The 2020 Ferrari F8 Spider Is a 710-Horsepower Smile Generator
Nestled about 40 miles from Albany, NY, is a quaint mountain town called Gallupville. It’s surrounded by rolling expanses of lush fields and farmland, bisected by the idyllic Cobleskill Creek and by New York State Route 443. This serpentine stretch of pristine asphalt is an oasis for gearheads and it’s why Gallupville, NY, (briefly) claimed 710 horses among its summer inhabitants, in the form of the 2020 Ferrari F8 Spider.
Festooned in Giallo Modena (“bright ass yellow,” in non-Ferrari parlance), the F8 Spider, uh, stands out. Gallupville gawkers got extra time for slack-jawed stares since the town’s speed limit is 25, but once the limit raises to 55, you’re free to drop a gear and disappear. Behind your head, tucked beneath the drop-top’s mechanisms, a 3.9-liter twin-turbo V-8 howls to life, hurtling you through straights and sweepers at dizzying speeds.
The scramble to 60 is over in less than three seconds; keep your foot in it and 124 mph arrives in another five seconds. Fail to warn your co-pilot that you’re about to send it and the 568 pound-feet of torque hits hard enough to draw yelps from the passenger seat, quickly disappearing into the air whooshing over the open cockpit.
The F8 Spider is an evolution from the 488 Spider, but the engineering wizards of Maranello have wrung a decent 49 extra horses from the mid-mounted mill, though only added a meager 7 lb-ft. A scooch of turbo lag is noticeably lower in the rev-range though it dissipates as you dance all the way up to the 8000 rpm-redline. While a seven-speed dual-clutch transmission deftly handles gear management, including perfect downshifts after hard braking into a tighter corner, paddle shifters and shift-lights mounted atop the tiller allows you to play out your inner racecar driver fantasies.
A slew of driver aid systems and technology systems employed throughout the chassis imbue handling that helps the greatest of novices rip the F8 just like Ferrari F1 driver Charles LeClerc. Finding—but not exceeding—the limit on this $297,250 ($396,994, as tested) monster is easy, the electrical nannies ensuring man and machine end spirited drives in one piece. When the backend steps out a hair, it’s a drama-free affair to rein everything back in. There’s even a Bumpy Road mode (yes, that’s the actual name), engaged by a button on the steering wheel that smooths crummy surfaces via magnetorheological dampers.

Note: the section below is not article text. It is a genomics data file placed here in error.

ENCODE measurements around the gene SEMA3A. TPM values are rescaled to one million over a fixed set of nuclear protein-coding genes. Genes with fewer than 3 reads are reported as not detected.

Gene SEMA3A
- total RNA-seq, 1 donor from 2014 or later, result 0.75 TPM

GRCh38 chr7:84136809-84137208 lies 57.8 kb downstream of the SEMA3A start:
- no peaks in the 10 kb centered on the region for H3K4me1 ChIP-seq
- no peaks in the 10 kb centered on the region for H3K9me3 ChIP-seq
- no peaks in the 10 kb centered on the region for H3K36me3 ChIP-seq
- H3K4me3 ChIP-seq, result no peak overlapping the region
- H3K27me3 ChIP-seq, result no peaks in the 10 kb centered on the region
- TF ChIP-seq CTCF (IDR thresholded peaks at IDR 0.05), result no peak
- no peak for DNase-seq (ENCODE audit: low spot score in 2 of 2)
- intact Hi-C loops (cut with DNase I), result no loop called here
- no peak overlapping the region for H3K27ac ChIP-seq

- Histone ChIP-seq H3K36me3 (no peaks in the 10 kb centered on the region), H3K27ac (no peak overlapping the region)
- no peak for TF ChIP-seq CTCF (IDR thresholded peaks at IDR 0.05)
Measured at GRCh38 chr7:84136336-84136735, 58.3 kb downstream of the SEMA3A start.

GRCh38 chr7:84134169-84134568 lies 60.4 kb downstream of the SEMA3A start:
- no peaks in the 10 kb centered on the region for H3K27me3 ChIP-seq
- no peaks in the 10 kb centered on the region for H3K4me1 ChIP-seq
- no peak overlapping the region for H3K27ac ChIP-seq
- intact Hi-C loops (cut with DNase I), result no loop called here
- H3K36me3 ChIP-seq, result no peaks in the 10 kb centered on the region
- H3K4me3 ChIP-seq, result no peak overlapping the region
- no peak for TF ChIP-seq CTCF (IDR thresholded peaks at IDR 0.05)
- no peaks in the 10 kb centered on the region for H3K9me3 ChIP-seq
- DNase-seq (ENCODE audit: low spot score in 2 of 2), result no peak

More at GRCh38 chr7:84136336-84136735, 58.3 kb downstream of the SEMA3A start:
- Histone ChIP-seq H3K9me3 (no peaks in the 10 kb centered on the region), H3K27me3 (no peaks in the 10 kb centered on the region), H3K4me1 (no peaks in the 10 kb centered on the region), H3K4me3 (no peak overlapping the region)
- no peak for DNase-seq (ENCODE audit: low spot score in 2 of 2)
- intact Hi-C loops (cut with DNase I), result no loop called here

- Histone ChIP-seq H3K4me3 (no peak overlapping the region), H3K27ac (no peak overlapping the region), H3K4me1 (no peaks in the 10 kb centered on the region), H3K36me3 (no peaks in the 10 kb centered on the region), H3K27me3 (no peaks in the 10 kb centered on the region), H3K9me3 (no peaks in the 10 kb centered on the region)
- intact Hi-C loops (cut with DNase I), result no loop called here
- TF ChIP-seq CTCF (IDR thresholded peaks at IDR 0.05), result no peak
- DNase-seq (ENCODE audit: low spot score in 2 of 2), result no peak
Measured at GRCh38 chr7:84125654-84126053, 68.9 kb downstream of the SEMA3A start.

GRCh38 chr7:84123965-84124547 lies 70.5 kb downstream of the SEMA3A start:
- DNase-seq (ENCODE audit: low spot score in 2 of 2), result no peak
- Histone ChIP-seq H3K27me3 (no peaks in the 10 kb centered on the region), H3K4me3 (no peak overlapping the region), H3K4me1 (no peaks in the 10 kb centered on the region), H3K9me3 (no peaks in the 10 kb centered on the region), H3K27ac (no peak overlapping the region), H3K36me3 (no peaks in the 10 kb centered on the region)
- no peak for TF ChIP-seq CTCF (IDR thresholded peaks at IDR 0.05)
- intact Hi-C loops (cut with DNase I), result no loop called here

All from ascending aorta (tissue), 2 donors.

Lapping around the Gallupville area, the F8 felt tidy and composed, with point-and-shoot steering. Drill into the enormous brakes and the prow dips while the F8 hunkers down into the turn with compliance. It hops out of corners so quickly that it’ll draw a giggle, every single time. A minor quibble about romping on the F8 would have to be the subdued exhaust. While the cold-start barks with authority, under full-steam, it lacks the deafening, high-end roar of Ferraris past, especially the naturally aspirated variants. A little more horrorshow coming from the titanium tailpipes wouldn’t be the worst. And I wouldn’t mind a burble on the overrun or a snarl after a downshift.
The cabin is comfortable, albeit sparse. It’s driver-centric, and the addition of Apple CarPlay is welcome, though it’s a $4,219(!) tick-box. For those sitting beside you, an optional $4,556(!!) 7-inch touchscreen display may make the passengers feel more engaged in the driving experience, as it’s capable of displaying things like speed, gear selection, g-forces, and a tachometer. Then again, drive fast enough and your passenger will forget to look down to digest any of the available data.
The F8’s curb appeal is as immense as its 305-rear tires. A scenic overlook at Thatcher Park provides a stunning vantage point from which visitors can see for miles, all the way into Massachusetts. Park there and you’ll find folks drinking in the Prancing Horse more than the panorama. Creep into a drive-in movie in Delmar, NY, just before Grease starts, and watch the heads swivel (sure, some looks resulted from an initial inability to shut off the daytime running lights). New York State Troopers manning highway checkpoints will inquire how fast you’ve had it up to (“65, officer. Not one mile over.”) then ask you to rev it. Your father’s friends will delightedly pore over every square inch.
Whether you’re just passing by, sitting shotgun, or in command, the Ferrari F8 Spider is a smile machine. If it happens to be the latter, we suggest heading to Gallupville, where your grin will be the greatest.